More of the ceramics I have made & the silver leafing I do often
My green man needs more green eh?
There are dashes of leather, gold, and wood in the collectables around the room, to offset the silver all over.
To separate an open space along one wall I made two "tapestry" hangings of royal blue velvet scroll fabric on sale CHEAP at JoAnn's and made a large blue canvas banner with silver leaf, upon which I painted the lion using the template on page one.
A few feet of chain and a nice votive holder
=
a simple gothic candle, incense or oil lamp.
Scratched metal gothic shaped lamp - $3
Flat black spray paint - $3
Austrian crystal from Home Depot - $15
Fairies handpainted with my daughter $12
Fantasy gothic ceiling light - Priceless....
I just discovered gel candle kits (Delta).  You can take any lovely glass or ceramic piece (heat resistant) melt the gel candle solution, which can be scented and comes in colors, and pour it into the piece with a wick, and you have a lovely candle cheaper, much, than you could buy it.  The light shines through the gel candle making it especially lovely hanging or with cracked glass items.
I promised to show you how my 1st try at stone walls turned out...
Close Up View
Mask off your blocks in desired size with masking tape in the width you want the lines.  I made big blocks with big lines.

Select your colors ( I recommend at least three) and splotchy dab them on each block.  On mine I made moldy/mossy corners and veins using two shades of gray, then dabbed on two shades of tan.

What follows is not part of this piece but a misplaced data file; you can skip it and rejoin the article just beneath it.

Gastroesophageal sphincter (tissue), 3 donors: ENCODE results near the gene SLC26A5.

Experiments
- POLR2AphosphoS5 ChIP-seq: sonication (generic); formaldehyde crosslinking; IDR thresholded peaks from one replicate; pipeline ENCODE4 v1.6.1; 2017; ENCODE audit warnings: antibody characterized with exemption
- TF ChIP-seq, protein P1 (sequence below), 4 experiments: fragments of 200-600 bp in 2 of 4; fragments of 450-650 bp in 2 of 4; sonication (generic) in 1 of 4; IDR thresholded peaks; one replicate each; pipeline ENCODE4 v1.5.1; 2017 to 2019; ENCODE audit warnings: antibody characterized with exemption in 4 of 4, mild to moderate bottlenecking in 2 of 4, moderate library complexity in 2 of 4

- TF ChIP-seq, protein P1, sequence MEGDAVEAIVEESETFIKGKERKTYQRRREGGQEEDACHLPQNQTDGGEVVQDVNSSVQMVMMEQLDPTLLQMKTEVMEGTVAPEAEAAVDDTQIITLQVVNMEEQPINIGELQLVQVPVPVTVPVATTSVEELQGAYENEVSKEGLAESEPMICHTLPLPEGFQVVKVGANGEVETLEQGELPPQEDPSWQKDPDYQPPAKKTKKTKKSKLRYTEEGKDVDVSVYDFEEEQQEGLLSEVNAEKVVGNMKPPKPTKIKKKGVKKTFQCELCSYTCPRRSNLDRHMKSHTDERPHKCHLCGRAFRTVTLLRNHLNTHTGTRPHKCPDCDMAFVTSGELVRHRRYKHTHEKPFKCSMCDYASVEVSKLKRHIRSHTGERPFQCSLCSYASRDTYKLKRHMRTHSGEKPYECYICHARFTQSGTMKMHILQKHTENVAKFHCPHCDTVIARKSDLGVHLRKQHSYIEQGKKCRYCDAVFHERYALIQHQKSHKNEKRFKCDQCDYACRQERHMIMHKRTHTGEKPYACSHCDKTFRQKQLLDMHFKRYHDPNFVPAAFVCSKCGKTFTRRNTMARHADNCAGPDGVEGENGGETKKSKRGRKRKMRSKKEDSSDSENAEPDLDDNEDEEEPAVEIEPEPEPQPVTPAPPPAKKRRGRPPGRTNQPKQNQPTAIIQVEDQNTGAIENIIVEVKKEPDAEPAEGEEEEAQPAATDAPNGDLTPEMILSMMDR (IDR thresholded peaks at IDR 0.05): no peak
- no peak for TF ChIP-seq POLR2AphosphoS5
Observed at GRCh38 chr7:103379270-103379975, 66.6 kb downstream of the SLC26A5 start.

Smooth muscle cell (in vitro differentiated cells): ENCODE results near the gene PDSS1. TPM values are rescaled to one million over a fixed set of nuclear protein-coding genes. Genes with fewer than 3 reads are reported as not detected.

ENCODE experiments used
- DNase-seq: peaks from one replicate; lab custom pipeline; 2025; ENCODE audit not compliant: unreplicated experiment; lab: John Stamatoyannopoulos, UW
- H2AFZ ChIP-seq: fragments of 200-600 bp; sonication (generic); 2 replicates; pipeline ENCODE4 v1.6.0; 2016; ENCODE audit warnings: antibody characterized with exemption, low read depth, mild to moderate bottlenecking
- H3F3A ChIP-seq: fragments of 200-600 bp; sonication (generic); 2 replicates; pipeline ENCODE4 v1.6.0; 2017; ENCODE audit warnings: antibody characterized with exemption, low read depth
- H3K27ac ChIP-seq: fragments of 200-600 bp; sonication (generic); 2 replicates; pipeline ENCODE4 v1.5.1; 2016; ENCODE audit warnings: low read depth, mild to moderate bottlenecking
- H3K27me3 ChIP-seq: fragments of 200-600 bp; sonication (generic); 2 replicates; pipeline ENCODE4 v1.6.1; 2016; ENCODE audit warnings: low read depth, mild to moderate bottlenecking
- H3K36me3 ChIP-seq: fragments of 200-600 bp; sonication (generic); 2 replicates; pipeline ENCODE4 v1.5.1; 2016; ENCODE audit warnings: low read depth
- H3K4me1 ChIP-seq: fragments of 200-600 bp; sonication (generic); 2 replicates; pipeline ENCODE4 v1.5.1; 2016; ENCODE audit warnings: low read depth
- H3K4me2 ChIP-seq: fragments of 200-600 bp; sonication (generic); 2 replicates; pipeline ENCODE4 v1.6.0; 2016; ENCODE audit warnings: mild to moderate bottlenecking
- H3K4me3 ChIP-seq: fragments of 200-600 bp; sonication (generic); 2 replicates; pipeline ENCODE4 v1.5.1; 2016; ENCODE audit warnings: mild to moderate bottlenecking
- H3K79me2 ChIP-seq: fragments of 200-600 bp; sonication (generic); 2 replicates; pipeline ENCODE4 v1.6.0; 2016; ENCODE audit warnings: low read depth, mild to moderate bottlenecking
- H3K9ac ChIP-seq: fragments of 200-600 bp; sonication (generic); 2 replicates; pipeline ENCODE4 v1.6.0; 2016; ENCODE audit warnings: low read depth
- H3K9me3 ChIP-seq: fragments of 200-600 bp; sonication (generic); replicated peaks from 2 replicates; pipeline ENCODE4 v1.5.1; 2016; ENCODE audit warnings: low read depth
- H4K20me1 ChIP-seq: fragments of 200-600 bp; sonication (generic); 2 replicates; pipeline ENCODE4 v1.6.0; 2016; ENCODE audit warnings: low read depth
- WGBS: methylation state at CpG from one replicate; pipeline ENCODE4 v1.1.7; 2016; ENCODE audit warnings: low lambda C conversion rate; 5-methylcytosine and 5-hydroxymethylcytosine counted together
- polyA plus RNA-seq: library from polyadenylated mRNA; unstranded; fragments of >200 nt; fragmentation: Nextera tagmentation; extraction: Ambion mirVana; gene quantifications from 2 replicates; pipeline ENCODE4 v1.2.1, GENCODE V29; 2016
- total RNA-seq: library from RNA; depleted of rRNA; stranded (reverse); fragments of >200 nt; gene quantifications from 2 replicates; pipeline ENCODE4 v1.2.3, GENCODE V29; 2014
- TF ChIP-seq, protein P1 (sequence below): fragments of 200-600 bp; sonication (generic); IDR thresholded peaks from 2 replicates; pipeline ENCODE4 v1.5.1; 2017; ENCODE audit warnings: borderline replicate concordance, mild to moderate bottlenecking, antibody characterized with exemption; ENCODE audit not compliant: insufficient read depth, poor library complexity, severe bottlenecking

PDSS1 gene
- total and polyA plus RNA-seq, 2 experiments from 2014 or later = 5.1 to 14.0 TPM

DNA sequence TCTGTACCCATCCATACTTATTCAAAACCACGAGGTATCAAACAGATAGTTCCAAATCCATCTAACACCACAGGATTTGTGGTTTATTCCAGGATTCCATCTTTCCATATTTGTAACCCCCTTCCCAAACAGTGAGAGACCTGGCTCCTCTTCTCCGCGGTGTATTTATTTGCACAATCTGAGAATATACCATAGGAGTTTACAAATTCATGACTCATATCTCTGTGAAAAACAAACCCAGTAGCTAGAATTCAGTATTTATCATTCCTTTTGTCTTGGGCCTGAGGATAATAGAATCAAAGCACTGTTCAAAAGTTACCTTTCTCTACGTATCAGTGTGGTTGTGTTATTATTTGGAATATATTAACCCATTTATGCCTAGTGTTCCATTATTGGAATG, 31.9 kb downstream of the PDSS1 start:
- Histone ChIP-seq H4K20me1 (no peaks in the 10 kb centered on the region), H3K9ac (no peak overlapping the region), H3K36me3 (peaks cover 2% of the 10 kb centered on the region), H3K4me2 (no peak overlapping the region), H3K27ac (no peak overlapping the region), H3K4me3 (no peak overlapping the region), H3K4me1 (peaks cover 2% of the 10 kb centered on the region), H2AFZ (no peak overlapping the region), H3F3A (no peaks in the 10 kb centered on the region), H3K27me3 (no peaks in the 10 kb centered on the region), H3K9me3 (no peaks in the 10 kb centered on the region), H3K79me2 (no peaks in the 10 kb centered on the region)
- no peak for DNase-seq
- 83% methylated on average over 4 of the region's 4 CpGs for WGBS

Lastly, colorwash, preferably with a sponge roller, a lighter shade over top to mute the colors and give it a more subtle stony look.

I was lucky, my walls are heavily textured and that improved the look.
Take an old electric lamp apart and make it a candlelier, spray it flat black
I made myself a personal Coat of Arms.

I chose a griffin for courage, a crown for noble behavior, a castle for home and family,
and a cross for my spiritual side.
Templates for all were found on heraldry
pages on the web.
I used the template from the first page of Medieval Home Decor to apply adhesive leading strips in gothic arch and circle patterns.

I used royal blue glass paint for the larger spaces, and purple for the circles and bars.

This window is as lovely with the moonlight coming through at night as it is with the sunlight in the day time.
A few more pieces of my ceramics and /or painting projects.  Not shown are another wizard, a dragon candlestick, a unicorn box, a dragon oil warmer, a dragon oil lamp, and a large maiden with a unicorn statue, which I have decided will be the LAST of my collection.
Good Luck with Your castle...I know you will love it as I love mine...
Be sure to visit my medieval and rennaissance costuming pages for all your historical clothing needs!  http://stores.ebay.com/Camelots-Closet www.marbleslawn.com/camelotscloset1.html
Society for Creative Anachronism Excalibur Brothers-good armory with great prices
The Old Smithy
Woodwork Links Page
Arteso
Medieval Home Items
Medieval Decor-cut rate
Chainmail-The Ring Lord
Medieval Pottery
Past Times
Bygone Treasures
Design Toscano
Stencil Kingdom Tapestries
Finials
Medieval Bathroom Planned?
Camelot
Medieval Ware
Gothic Decor Items
Medieval Mayhem Camelot 2 (Marie's Manor)
Rob Valentine-Art, Shields Just Medieval
Expensive Tapestries (I wish!)
Cheap Swords Knight's Edge Historic Housefitters
Custom Forged Hardware
Guadalupe Forge